Father did not like it when Alf left. Alf's mother had died when Alf was three during childbirth and his father remarried. His mother died when she gave birth to the sixth kid. On the day he left his father said he had to be careful and that he had to stay out of trouble. Alf's plan was to return to take over the farm after he had earned money in America. When he returned there was a larger farm for sale, and he bought this farm.
259, side 1 390: TRIP TO AMERICA
Alf, his uncle and aunt traveled with "Stavangerfjord," which was an almost new boat from that Norwegian-American Line (NAL). The trip took 8-9 days, and the weather was mostly bad. When they arrived on Ellis Island he was separated from aunt and uncle. His uncle was American citizen and his aunt automatically got the citizenship since they were married. Alf, on the other hand had to follow the other immigrants. Doctors checked up on the people that wanted to immigrate. He was not sick so he did not have to wait. Some actually had to return if they were sick. The three of them took the train across the continent, no other travel possibilities at the time. They arrived in Seattle, his uncle lived there earlier, but he did not own house there.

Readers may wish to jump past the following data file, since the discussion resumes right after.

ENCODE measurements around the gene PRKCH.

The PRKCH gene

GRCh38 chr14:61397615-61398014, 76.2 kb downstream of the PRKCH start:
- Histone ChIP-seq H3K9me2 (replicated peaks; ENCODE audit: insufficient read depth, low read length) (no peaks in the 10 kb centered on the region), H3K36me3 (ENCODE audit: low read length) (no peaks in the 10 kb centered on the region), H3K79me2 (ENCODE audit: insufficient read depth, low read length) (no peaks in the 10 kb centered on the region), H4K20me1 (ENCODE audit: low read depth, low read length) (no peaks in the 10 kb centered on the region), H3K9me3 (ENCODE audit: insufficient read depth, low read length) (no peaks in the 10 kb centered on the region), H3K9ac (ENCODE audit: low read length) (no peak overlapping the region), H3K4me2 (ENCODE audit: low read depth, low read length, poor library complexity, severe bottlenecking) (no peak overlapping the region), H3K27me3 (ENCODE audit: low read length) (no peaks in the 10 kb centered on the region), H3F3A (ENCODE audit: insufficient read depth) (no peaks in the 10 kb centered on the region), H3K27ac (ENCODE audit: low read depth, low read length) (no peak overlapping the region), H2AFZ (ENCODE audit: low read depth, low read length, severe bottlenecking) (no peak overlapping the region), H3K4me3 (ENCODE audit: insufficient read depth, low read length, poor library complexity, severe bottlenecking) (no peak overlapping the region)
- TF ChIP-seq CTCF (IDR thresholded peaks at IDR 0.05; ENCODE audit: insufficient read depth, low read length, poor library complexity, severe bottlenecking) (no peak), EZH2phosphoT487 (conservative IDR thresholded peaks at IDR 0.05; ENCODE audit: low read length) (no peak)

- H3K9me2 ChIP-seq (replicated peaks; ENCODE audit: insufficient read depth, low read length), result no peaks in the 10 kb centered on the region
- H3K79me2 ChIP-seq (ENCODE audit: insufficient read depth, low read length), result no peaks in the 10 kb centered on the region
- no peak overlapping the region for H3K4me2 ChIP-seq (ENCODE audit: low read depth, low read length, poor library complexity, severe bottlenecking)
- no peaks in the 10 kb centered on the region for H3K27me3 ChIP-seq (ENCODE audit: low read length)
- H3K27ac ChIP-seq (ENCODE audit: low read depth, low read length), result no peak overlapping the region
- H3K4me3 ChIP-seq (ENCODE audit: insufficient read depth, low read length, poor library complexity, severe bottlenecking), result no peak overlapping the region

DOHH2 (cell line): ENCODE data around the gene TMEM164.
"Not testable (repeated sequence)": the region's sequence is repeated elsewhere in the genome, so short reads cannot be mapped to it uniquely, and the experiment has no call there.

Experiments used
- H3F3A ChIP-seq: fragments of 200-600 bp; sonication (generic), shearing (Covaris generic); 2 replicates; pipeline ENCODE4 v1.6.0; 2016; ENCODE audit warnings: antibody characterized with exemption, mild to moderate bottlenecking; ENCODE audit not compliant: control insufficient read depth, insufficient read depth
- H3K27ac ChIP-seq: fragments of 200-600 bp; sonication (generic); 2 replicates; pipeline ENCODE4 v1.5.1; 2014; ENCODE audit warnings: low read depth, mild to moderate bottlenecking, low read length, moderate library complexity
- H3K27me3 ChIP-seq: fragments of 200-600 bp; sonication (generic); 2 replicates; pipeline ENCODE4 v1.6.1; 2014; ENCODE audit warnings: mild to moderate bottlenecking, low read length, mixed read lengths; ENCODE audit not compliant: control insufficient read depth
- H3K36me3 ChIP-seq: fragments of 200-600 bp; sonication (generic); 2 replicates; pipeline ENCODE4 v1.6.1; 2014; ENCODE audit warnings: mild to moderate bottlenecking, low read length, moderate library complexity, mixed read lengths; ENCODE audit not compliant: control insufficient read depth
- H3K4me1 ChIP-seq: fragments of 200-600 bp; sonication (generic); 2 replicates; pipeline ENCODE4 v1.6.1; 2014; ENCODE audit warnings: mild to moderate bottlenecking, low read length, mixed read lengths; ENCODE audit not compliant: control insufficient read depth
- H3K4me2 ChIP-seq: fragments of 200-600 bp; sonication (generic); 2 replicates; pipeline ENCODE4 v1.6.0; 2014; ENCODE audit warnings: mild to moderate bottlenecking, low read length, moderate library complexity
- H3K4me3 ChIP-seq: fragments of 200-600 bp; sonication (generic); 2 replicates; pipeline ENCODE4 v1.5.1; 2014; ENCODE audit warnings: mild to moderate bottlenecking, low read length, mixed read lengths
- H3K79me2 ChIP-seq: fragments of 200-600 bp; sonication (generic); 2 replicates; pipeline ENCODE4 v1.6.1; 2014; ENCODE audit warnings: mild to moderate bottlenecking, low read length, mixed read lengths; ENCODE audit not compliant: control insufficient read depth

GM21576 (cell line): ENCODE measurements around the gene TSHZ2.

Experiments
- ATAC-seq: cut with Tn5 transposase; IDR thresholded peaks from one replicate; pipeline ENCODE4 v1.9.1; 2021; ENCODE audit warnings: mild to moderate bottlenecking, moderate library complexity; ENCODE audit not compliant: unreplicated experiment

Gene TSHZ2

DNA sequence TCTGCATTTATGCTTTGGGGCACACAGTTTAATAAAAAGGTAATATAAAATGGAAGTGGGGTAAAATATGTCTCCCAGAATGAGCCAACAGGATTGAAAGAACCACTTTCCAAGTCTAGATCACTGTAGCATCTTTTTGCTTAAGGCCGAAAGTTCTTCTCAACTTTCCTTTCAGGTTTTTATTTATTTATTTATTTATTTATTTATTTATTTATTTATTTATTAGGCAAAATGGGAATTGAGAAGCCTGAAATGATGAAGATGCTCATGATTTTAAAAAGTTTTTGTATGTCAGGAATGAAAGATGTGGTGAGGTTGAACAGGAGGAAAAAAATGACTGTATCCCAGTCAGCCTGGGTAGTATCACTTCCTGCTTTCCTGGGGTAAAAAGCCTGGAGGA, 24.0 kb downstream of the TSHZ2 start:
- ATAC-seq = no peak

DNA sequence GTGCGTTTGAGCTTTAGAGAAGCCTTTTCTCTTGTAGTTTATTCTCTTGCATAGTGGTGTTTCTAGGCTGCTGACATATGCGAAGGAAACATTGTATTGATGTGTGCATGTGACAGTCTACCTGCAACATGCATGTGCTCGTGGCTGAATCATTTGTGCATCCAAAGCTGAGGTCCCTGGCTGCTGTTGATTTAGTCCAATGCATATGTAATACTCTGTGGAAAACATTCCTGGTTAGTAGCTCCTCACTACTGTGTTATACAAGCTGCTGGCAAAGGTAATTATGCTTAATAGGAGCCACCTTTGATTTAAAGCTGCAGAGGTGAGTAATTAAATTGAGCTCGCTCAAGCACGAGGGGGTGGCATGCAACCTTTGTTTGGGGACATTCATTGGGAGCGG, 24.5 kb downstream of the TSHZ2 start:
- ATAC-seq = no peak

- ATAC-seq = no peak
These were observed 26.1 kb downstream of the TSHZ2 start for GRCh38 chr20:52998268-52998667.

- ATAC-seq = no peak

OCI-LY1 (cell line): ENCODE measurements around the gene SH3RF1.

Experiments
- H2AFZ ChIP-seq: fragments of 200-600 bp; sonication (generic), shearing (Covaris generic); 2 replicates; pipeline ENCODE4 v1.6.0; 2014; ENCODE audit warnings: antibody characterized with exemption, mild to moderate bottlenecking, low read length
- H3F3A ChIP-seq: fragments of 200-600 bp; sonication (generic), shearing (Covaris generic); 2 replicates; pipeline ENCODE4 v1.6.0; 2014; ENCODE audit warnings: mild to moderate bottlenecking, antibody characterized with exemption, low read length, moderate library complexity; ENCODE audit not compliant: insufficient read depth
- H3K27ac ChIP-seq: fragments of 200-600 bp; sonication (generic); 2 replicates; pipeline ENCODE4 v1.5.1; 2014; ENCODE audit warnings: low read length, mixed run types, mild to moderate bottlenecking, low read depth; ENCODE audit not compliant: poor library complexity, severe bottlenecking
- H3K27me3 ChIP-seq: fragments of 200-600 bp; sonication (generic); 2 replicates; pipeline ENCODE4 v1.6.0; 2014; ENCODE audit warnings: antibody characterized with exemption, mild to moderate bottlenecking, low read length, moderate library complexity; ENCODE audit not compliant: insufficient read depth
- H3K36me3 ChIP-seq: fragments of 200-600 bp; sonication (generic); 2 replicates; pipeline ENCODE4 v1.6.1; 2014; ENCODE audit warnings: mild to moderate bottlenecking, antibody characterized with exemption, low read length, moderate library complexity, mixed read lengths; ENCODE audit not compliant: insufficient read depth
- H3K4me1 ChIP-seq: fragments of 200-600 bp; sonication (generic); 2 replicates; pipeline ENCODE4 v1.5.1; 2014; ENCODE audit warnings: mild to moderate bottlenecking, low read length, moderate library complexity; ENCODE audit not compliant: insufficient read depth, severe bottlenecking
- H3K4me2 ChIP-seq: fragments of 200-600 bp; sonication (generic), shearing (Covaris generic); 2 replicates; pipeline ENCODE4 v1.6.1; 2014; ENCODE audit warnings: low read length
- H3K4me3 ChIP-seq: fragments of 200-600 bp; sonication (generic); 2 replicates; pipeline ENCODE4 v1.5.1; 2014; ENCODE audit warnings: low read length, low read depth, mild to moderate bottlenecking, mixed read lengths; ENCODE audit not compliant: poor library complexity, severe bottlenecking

259, side 1 480: LIFE IN ALASKA
His uncle was Johan (John) Lowell. John owned his own boat in Alaska that was 42 feet long. The people in Alaska usually used small boats that fished in the fjords and along the coast and that went to the harbors in the evenings, especially during winter. The boats anchored offshore in the summer if the weather was good. The boat usually had a crew of 3-4 men. They usually fished for halibut. Alf and his uncle fished the year around in the beginning. The boat could be iced down and they might have to lie ashore for as much as eight days to get the ice away. When going out to sea, the sea splash usually froze to the boats, making it difficult to work. The winters were very cold so some quit after one month but some managed to continue. The number of boats increased. Big boats from Seattle came up the coast to fish. Some boats used equipment, which made it difficult to work especially in the storms. Later, all the ships got winches and the crew usually worked in two shifts, one night and one day. Alf rented a room in Juneau. The wages was good under the circumstances so he managed to save some of the money. He spent his time mostly together with Norwegians.
259, side 1 548: LANGUAGE